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This is an eclectic bunch. I feel that I've said too little about the Exchange Variation, so there are two games. I've also had surprisingly few Tarrasch Variations with the ultra-popular 3...Be7, and very little about the Winawer with 7...0-0, which after all is one of the main lines. The latter proved to be one of the most difficult analyses that I've done in a long time. Along with these, I've included games with the Winawer Poisoned Pawn Variation (a seemingly compulsory duty these days), and two of my own favourites, the Advance with 5...Nh6 and the Hecht-Reefschläger Variation.

Download PGN of March '11 French games

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Advance Variation 5...Nh6 [C02]

The move 5...Nh6, promoted by both Moskalenko and myself, arises in Kabanov - Poghosyan, Moscow (Aeroflot B) 2011. The variation White chooses is natural and important, but ultimately poses little threat to the system:

Exchange Variation [C01]

A typical Exchange Variation with opposite-side castling arose in Mikkelson - Brynell, Danish Teams 2011:

I already like Black in such positions, although White managed to equalize before misplaying it.

The variation 4 c4 is quite popular in the Exchange Variation. There are several direct ways to equality, but the whole game lies ahead. In Taylor - Stopa, Los Angeles 2011, this typical isolated pawn position arose, with level chances:

Tarrasch Variation 3...Be7 [C03]

Strange to say, I haven't concentrated much on 3...Be7, which is recommended in several French books, including my own. Here's a peek at a recent game Kochetkova - Bajarani, Aeroflot B Moscow, 2011, with what is rapidly becoming a main line, also promoted in my book:

In this position, White has tried many moves, as explained in the notes. They all give interesting play (without much risk), but Black can always keep the balance.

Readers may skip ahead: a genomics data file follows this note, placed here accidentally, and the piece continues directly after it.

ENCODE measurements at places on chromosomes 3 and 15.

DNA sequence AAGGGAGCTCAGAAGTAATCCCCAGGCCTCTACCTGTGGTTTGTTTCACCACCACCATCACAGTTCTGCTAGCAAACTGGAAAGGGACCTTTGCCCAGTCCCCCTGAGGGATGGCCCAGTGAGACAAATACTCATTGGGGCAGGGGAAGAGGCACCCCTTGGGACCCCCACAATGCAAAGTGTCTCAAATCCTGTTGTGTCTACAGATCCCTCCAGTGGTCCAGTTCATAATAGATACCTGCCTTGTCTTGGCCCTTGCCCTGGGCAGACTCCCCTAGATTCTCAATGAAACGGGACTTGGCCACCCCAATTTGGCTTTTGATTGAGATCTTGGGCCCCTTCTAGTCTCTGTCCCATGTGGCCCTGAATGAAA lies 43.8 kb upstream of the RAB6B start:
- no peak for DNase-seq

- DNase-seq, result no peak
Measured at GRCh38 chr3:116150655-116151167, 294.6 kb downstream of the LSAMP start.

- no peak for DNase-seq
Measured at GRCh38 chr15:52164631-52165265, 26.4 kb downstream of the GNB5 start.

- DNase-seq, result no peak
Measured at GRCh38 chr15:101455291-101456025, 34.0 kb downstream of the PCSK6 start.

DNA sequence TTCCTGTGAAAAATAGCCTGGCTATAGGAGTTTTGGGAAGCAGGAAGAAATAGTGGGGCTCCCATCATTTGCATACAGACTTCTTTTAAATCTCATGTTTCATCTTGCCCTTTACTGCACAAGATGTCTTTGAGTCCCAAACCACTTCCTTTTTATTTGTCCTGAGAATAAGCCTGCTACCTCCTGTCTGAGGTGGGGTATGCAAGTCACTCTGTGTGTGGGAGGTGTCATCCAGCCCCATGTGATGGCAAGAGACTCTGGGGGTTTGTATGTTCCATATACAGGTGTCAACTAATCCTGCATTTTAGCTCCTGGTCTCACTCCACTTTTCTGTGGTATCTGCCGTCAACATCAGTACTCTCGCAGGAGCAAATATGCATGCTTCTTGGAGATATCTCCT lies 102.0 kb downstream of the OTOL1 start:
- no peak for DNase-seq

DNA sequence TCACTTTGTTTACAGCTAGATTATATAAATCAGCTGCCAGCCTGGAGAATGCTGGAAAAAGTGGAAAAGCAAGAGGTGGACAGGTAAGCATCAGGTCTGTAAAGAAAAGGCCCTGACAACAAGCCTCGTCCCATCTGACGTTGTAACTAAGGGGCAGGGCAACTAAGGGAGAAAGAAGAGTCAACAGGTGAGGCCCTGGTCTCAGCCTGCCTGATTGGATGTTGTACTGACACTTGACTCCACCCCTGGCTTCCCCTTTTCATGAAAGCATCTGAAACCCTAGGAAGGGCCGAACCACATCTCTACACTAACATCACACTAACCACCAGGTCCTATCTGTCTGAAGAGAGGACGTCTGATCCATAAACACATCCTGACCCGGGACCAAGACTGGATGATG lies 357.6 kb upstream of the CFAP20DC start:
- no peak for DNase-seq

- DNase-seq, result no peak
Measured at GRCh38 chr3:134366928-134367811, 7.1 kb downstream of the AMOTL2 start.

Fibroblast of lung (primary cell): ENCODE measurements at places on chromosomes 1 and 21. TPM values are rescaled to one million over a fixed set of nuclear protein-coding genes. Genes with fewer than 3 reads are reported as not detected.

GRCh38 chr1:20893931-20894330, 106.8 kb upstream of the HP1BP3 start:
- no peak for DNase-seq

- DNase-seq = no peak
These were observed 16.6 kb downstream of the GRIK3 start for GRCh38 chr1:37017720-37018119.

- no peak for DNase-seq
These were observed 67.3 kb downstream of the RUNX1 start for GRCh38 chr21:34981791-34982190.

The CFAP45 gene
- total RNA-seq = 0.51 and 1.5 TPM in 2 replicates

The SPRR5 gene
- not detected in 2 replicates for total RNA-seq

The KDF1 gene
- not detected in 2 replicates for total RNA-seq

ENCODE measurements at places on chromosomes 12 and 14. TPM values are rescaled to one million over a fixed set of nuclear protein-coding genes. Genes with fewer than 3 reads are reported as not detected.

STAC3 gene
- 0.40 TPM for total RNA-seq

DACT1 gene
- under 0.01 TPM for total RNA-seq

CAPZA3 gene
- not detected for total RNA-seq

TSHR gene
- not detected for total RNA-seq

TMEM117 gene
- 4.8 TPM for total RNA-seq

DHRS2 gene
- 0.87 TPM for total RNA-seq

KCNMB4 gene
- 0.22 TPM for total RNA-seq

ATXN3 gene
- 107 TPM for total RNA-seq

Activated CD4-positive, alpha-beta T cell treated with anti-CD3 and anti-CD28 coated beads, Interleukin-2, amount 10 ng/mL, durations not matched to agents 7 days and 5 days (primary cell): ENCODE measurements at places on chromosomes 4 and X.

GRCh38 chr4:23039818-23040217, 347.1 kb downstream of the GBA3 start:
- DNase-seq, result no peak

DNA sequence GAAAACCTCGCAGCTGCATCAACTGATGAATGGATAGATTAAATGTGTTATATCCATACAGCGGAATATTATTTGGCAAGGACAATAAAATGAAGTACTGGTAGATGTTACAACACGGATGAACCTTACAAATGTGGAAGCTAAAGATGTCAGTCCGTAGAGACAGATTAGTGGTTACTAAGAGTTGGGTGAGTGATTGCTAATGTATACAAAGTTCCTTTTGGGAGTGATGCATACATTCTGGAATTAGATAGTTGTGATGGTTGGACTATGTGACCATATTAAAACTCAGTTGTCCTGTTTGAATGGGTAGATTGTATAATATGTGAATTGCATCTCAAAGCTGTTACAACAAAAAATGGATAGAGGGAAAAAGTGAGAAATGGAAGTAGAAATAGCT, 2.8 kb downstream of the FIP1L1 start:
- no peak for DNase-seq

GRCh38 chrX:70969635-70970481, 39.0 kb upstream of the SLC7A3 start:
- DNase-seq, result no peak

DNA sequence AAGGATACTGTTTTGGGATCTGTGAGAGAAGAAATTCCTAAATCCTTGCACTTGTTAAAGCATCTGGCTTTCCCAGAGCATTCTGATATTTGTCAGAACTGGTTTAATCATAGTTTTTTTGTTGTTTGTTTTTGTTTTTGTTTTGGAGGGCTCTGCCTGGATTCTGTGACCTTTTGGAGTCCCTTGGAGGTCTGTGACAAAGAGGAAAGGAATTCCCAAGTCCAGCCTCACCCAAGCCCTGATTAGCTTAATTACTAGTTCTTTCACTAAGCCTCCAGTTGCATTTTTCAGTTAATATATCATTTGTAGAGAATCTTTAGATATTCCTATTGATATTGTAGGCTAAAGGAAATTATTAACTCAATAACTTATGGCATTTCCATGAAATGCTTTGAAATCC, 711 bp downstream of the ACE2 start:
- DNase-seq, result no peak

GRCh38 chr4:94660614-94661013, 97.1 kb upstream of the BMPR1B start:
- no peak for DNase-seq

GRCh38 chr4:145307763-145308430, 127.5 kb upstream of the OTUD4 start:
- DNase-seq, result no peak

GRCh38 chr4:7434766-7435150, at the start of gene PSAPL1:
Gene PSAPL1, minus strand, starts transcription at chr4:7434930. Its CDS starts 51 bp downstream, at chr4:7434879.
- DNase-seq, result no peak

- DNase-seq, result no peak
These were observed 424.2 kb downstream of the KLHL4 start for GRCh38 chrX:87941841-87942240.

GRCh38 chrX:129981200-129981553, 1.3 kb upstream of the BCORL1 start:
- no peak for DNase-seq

Winawer Variation - Poisoned Pawn 7 Qg4 [C18]

There were four more Poisoned Pawn Winawers this month, and since the worth of 7 Qg4, which is probably the main line of the French Defence, depends upon it, I'll continue to analyse the developments.

In Kuijpers - Stellwagen, Dutch Team Championships 2011, we revisit the main line:

Black comes out well. Both sides need to play accurately; in the notes, White gains the upper hand against an inferior deviation by Black.

Another main position arises in Smirnov - DG Petrosian, Aeroflot B Moscow 2011:

The move 13 Rb1 tries to keep White's options open and discourage queenside castling (incidentally stopping ..Qb6). The possibilities are broad, with decent chances for both sides; but I give three continuations for Black at this point which all seem to equalise.

Winawer 7 Qg4 0-0 [C18]

I thought I'd quickly review the main line with 7 Qg4 0-0, but it turned into a nightmare of complex positions and ideas. After a while I decided to stick with the main line in the variation where Black picks 13...Qf7, and it took me hour after hour to make sense of that. The featured game is Vuckovic - Apicella, Capelle la Grande 2011.

It seems that I've seen this position a hundred times now, and ChessPublishing has scads of lengthy analysis on it, with not entirely happy verdicts for Black. When I saw Apicella defending it successfully, against a 2600+ player no less, it seemed worth reinvestigating. He has by my count played 7...0-0 14 times, 5 of them in this main line. I'm not sure if these lines will ever be completely settled; I've found at least five serious changes to existing theory just by keeping my engines humming and using a little common sense.

Hecht-Reefschlaeger Variation [C10]

Finally, another look at a lighter variation, 3 Nc3 Nc6. In Van Kampen-Hertneck, Amsterdam 2011, White chose the solid variation 4 Nf3 Nf6 5 Bd3 (a game with 5 e5 Ne4 6 Ne2 appears in the notes) 5...Nb4 6 Bg5:

White gets a little something out of the opening, but nothing that Black can't handle.

Till next month, John

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